Qualitative comparative analysis is therefore needed to test and potentially validate the results derived from this quantitative study. Indeed, “perhaps the best reason to proceed in a qualitative and comparative way is that the categories of ‘democracy’ and ‘technology diffusion’ are themselves aggregates and proxies for other measurable phenomena” (Howard 2011). Unpacking and then tracing the underlying causal connections between ICT use and protests requires qualitative methodologies such process-tracing and semi-structured interviews. The conceptual framework developed in Chapter 2 serves as an ideal framework to inform both the process-tracing and interviews. The next chapter of my dissertation will thus introduce two qualitative case studies to critically assess the impact of ICTs on state-society relations in countries under repressive rule. In the meantime, I very much welcome feedback on this second chapter from iRevolution readers.

ICTs, Democracy, Activism and Dictatorship: Comprehensive Literature Review

Building on my previous post with respect to Howard Philip’s “Origin of Dictatorship and Democracy,” I’ve completed a draft of my dissertation chapter which comprises a comprehensive literature on the impact of Information and Communication Technologies (ICTs) on Democracy, Activism and Dictatorship. This is a 54-page document (17,000+ words)  which I believe represents the most up-to-date and in-depth review of the literature currently available. The chapter reviews both the quantitative and qualitative literature in this space.

You can download the chapter here (PDF).

I’m actively looking for feedback to make the chapter even stronger and more useful to scholars and practitioners interested in this space. So please do add any recommendations you may have in the comments section below. Thank you very much!

Impact of Technology on Democracy and Activism: Findings from Multiple Statistical Studies

Chapter 2 of my dissertation consists of a literature review on the impact of the Internet and mobile phones on democracy and activism. The first part of this literature view focuses specifically on analyzing the results from all the peer-reviewed quantitative studies that currently exist on the topic. The second part reviews more micro-level qualitative research. Part 1 is available here as a 7-page PDF. Part 2 will be available shortly.

Here is the list of studies reviewed in Part 1:

Eyck, Toby. 2001. “Does Information Matter? A research note on information technologies and political protest,” Social Science Journal, 38(2001): 147-160.

Howard, Philip. 2010. The Digital Origins of Dictatorship and Democracy: Information Technology and Political Islam. (Oxford University Press: Oxford, England).

Groshek, Jacob. 2010. “A Time-Series, Multinational Analysis of Democratic Forecasts and Internet Diffusion,” International Journal of Communication, 4(2010): 142-174.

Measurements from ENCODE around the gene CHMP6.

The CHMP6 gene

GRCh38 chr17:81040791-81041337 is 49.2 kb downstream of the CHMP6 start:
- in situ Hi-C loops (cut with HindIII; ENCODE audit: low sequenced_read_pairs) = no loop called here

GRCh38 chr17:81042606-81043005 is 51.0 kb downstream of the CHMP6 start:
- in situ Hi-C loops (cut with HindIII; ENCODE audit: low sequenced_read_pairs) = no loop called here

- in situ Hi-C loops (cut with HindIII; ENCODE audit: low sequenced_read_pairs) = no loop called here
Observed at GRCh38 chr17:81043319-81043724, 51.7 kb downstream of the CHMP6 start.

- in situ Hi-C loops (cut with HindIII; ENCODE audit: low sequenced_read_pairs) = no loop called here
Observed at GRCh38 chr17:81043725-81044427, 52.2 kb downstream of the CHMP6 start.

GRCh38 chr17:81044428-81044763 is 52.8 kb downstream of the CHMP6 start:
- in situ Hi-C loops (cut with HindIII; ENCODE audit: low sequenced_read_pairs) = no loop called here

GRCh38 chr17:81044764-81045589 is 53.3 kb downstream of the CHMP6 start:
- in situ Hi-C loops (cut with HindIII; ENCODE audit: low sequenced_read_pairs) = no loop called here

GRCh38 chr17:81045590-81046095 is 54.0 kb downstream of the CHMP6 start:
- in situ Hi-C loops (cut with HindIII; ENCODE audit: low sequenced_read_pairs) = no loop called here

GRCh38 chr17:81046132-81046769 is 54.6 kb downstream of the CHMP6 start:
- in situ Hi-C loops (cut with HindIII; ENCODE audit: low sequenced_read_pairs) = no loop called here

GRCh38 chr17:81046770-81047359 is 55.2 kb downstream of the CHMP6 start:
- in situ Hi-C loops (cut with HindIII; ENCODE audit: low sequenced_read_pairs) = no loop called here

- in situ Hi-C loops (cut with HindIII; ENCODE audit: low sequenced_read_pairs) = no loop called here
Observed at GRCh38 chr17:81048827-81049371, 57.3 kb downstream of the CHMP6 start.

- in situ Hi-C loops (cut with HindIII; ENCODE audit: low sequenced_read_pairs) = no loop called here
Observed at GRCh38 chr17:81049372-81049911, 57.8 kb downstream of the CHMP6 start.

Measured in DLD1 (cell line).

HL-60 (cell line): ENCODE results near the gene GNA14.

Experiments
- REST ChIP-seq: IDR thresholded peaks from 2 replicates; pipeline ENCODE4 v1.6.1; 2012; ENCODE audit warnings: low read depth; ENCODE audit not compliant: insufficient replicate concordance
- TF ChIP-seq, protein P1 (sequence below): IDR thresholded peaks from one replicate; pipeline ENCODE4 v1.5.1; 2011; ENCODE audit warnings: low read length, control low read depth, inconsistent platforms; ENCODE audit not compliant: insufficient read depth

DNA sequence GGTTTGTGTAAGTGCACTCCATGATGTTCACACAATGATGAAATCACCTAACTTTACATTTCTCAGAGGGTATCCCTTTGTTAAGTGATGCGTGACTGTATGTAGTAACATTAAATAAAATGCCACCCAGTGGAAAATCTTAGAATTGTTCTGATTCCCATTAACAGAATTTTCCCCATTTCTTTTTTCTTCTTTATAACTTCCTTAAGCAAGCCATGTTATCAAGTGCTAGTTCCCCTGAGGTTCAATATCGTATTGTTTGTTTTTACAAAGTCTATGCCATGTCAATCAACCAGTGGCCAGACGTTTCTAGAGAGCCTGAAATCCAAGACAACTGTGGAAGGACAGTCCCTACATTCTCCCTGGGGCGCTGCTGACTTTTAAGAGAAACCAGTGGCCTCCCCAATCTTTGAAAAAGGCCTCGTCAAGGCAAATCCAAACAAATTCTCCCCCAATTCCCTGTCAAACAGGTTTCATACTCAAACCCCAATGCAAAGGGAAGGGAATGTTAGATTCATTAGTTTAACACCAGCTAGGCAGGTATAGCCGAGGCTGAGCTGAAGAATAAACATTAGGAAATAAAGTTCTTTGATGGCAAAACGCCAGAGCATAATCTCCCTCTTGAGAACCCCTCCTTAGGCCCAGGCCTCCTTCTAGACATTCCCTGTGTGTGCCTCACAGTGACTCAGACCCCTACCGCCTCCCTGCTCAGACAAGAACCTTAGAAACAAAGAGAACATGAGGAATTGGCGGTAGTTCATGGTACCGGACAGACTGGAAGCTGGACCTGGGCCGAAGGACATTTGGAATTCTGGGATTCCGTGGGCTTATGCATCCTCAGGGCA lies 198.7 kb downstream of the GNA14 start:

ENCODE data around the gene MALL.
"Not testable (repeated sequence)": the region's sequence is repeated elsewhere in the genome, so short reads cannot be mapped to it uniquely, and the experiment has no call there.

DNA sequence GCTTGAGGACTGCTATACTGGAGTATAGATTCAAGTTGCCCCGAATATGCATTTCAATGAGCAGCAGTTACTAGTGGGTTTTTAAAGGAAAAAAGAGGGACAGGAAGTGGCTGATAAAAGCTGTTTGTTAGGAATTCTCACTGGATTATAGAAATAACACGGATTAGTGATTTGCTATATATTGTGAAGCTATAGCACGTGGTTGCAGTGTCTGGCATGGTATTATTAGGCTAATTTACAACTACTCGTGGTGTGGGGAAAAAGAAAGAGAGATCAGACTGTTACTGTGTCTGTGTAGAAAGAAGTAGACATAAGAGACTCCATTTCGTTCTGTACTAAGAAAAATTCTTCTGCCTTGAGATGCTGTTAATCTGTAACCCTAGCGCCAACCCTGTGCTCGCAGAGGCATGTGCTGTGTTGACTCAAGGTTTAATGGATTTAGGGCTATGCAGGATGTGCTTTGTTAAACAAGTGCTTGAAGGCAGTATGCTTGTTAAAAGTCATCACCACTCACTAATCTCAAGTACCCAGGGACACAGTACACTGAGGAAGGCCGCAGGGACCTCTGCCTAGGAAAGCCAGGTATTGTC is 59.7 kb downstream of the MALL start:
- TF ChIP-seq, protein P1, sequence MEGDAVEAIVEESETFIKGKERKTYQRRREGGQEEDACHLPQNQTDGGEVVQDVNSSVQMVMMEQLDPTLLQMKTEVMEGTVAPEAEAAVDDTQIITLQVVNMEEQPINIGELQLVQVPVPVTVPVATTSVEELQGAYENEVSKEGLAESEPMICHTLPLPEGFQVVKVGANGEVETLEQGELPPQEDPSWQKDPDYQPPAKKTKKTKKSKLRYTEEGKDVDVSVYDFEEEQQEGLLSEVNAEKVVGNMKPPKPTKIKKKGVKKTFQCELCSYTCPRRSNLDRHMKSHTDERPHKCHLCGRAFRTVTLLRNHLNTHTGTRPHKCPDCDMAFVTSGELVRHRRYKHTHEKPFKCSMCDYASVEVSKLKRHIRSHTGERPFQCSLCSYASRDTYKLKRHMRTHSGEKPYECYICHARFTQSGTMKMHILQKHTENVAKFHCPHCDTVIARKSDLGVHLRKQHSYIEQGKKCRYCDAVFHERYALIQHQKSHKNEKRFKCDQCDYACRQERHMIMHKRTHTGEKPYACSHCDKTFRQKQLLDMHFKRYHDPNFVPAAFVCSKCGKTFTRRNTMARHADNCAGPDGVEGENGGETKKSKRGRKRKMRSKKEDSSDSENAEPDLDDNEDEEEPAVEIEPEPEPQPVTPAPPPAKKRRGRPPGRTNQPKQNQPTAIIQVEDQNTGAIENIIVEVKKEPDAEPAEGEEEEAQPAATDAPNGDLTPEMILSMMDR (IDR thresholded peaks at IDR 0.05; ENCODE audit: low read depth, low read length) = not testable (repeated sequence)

Groshek, Jacob. 2009. “The Democratic effects of the Internet, 1994-2003: A Cross-National Inquiry of 152 countries,” The International Communication Gazette, 71(3): 115-136.

Meier, Patrick. 2011. “The Impact of the Information Revolution on Protest Frequency in Repressive Contexts,” doctoral dissertation, The Fletcher School, Tufts University.

Miard, Fabien. 2009. “Call for Power: Mobile Phones as Facilitators of Political Activism,” paper presented at the 50th Annual Convention of the International Studies Association (ISA), February 2009, New York.

I’m particularly keen on getting feedback on my draft, especially if you think I’ve missed a statistical study or find any errors in my analysis. Thank you.

A Survey on Repression vs Liberation: Does Technology Make a Difference?

I’m getting started on the second half of my dissertation research. This will comprise a series of semi-structured interviews with individuals who are knowledgeable about the impact of information and communication technologies in four countries under authoritarian rule. These countries include: Burma, Iran, Ukraine and Zimbabwe.

I’ll be looking to interview at least 10 individuals per country case study. That means a total of 40 interviews between now and December. I also want to interview an additional 10 individuals who are not necessarily experts in one country per se but are particularly well informed about the overall subject matter. These 50 individuals will represent a mix of political activists, digital activists, technologists and academics who are either from the countries in question or experts on these countries.

I’d be most grateful for suggestions on which 50 individuals you might recommend touching base with. I already have a list about of about 30 but would like to compare this with reader suggestions. Please email me at patrick @ irevolution dot net. Obviously, I’m aware of the sensitivities around interviewing those colleagues who may be based in the countries in question. I will of course take appropriate precautions based on guidance from digital security professionals. Interviewees will remain anonymous in my own notes and these notes will be destroyed following my write-up which will be devoid of specific details and personal identifiers. Obviously, anyone I approach (directly or indirectly) can turn down the interview request.